If you are considering, preparing or have already moved to Rome, there is one important aspect of life in the capital that you should bear in mind and never underestimate – inconveniences caused by transportation strikes. While Italy is known throughout history for its problems with workers’ unions, the issues that Italian capital is facing with the public transportation company Atac Spa is a little more serious than in any other Italian city.
The way the Italian and Roman public transportation companies go on strike is probably different than what you are used to. They schedule the strikes, which is a good way for commuters to prepare for plan B. Strikes are usually scheduled for Fridays, or possibly Mondays, and take place on average at least once a month. Unfortunately, there are months when they are scheduled as often as 3-4 times a month. Another reason why strikes in Rome are different than elsewhere, is that the transportation companies are hardly ever 100% on strike. What does this mean? As Atac employees (or any other company employees) belong to different unions, they strike when the union they belong to decides to go on strike. For commuters this is a positive thing because by law and because of different unions, there is always some service guaranteed. Each strike, as previously mentioned, is scheduled and has a clear timetable that states when the service is guaranteed and when there will be no service. For example, services can be guaranteed before 8:30am and between 5pm and 8pm, though waiting times are usually longer.
How to survive a transportation strike in Rome?
Here are some tips how you can make your life easier in Rome, considering that even when not on strike, Rome’s public transportation is not the most efficient one.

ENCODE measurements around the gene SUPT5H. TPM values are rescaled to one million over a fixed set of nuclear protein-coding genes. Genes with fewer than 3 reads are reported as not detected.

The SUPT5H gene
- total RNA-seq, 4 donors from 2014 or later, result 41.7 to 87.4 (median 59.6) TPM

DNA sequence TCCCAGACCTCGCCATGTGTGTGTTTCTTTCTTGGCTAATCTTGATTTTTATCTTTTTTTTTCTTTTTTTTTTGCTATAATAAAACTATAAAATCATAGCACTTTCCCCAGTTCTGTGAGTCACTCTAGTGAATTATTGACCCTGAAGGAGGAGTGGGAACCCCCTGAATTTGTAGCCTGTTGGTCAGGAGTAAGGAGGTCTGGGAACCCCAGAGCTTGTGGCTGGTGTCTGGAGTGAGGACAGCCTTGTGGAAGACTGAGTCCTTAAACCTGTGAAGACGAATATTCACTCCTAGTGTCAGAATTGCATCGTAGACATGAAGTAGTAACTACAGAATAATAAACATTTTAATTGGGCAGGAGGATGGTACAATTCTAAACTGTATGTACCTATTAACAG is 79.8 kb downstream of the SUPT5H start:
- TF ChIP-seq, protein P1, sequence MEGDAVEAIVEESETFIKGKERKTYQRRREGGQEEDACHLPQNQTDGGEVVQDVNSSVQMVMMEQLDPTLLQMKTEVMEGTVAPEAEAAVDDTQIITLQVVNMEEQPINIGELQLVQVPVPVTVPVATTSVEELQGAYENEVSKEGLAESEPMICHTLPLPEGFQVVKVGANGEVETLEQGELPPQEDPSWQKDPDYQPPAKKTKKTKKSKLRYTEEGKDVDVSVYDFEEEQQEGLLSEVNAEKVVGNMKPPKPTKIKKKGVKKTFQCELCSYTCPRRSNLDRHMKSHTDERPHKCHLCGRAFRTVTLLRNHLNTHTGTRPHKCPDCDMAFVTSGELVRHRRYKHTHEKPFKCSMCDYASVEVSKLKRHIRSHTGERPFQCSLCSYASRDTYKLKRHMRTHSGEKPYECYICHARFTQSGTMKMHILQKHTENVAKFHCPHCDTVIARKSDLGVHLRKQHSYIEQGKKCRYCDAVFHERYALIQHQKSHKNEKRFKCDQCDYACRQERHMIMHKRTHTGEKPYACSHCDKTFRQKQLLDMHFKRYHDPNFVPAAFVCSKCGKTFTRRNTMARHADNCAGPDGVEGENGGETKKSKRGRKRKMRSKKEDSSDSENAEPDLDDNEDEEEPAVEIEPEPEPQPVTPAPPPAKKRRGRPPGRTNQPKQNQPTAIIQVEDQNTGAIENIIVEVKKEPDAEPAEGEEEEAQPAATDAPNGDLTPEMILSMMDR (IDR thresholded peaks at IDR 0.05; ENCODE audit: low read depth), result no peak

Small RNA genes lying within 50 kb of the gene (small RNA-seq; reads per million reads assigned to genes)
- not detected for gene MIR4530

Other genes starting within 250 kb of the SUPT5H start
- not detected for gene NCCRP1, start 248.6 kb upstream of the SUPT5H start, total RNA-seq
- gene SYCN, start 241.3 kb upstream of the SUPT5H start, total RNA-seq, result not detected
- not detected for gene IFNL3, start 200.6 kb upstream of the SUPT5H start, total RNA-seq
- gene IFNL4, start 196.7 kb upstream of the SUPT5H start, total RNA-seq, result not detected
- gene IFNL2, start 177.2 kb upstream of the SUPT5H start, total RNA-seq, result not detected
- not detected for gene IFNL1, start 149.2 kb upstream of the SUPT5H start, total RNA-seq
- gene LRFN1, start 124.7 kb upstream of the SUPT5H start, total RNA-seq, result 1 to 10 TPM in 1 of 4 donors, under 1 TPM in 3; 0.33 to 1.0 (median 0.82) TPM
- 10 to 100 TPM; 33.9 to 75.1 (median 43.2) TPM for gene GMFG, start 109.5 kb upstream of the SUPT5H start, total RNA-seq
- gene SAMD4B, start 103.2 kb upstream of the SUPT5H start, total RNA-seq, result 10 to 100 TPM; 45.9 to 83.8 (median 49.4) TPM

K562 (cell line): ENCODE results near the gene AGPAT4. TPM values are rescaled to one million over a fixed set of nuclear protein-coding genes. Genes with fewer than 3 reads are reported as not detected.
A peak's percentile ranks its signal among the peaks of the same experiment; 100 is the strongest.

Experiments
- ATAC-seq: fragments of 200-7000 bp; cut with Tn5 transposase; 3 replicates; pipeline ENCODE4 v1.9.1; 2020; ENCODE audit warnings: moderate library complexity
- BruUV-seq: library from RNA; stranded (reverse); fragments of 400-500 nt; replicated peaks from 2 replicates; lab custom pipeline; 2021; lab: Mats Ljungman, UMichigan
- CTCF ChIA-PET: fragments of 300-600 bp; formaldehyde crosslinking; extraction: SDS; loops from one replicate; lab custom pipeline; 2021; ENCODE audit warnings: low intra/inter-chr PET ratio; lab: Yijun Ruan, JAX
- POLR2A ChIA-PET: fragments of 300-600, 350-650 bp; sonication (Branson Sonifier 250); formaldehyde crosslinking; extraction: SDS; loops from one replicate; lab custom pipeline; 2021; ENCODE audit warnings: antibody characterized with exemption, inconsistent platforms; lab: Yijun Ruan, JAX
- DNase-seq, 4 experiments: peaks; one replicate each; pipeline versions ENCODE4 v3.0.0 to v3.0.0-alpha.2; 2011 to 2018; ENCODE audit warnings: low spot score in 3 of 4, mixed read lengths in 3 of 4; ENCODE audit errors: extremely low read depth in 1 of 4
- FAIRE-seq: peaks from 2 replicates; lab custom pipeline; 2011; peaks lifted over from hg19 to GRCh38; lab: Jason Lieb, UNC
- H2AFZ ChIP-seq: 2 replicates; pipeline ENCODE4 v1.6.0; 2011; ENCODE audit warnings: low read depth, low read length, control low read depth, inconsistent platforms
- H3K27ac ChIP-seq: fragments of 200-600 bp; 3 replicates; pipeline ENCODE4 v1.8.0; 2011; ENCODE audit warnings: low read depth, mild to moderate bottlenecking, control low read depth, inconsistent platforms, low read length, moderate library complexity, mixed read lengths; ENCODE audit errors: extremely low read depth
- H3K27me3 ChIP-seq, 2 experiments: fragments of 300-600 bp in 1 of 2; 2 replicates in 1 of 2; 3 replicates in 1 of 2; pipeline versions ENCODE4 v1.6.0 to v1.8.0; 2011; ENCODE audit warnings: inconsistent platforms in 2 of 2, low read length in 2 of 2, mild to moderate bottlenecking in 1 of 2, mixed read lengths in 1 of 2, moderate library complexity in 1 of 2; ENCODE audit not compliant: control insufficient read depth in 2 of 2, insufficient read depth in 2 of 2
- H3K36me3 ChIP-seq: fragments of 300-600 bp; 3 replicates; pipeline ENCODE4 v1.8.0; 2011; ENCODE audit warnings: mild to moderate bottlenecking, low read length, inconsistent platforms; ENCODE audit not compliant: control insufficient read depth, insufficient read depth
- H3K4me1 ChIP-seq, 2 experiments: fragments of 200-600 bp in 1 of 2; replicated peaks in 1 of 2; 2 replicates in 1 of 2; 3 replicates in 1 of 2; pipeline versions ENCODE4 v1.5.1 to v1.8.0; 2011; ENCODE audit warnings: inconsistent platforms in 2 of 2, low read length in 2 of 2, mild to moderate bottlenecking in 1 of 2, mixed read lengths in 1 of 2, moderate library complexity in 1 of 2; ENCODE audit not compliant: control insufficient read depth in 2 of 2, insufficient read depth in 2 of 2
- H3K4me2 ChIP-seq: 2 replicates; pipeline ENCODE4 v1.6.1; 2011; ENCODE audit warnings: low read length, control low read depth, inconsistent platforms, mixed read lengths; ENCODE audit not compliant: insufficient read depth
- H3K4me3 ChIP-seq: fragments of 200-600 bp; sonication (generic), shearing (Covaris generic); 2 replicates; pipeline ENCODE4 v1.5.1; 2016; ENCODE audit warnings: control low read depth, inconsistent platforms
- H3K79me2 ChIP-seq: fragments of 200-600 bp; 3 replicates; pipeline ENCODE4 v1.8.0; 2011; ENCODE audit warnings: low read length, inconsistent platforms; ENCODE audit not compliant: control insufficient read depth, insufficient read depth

- Keep an eye on what is going on in Rome – wheatear you speak Italian or not, there are plenty of sources that can keep you posted in English (wantedinrome.com; Facebook pages such as “Expats living in Rome” just to name a few).
- If you understand some Italian (or are willing to use Google translate) Atac webpage will keep you informed about the strikes.
- To be on the safe side, it is always good to have an alternative mean of transportation in mind, especially on those days when you have an important meeting, train or airplane to catch, exam or job interview. Scooterino is an app that allows you to book rides with scooter riders heading in your direction. Or consider a push bike or motor bike of your own. Taxis tend to get too busy on the days when there is a strike and waiting times can go up to 40 minutes.
- Worry free method is to rent an apartment near your job, university, or whatever you want to be near to. This way when Atac is on strike 20-30 minutes (depending on your abilities) walking distance is not a bad alternative to crowded tram/buses you have waited for over 30 minutes at least.
Words to look out for
- include not only “sciopero” (strike), but also “manifestazione” and “dimostrazione” (demonstration), which also often affect transport. Also be alert for “fuori servizio” and “deposito” meaning out of service. “Sospeso” or “sospesa,” meaning “suspended” (as in “linea sospesa,” suspended line) may appear.